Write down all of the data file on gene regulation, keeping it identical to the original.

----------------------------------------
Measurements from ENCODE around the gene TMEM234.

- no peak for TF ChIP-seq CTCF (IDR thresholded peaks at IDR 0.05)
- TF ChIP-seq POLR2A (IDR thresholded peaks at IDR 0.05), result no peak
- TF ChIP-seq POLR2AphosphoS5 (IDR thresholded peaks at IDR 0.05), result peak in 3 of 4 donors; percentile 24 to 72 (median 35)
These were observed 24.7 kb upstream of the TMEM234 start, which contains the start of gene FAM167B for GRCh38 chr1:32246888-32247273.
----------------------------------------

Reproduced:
Measurements from ENCODE around the gene TMEM234.

- no peak for TF ChIP-seq CTCF (IDR thresholded peaks at IDR 0.05)
- TF ChIP-seq POLR2A (IDR thresholded peaks at IDR 0.05), result no peak
- TF ChIP-seq POLR2AphosphoS5 (IDR thresholded peaks at IDR 0.05), result peak in 3 of 4 donors; percentile 24 to 72 (median 35)
These were observed 24.7 kb upstream of the TMEM234 start, which contains the start of gene FAM167B for GRCh38 chr1:32246888-32247273.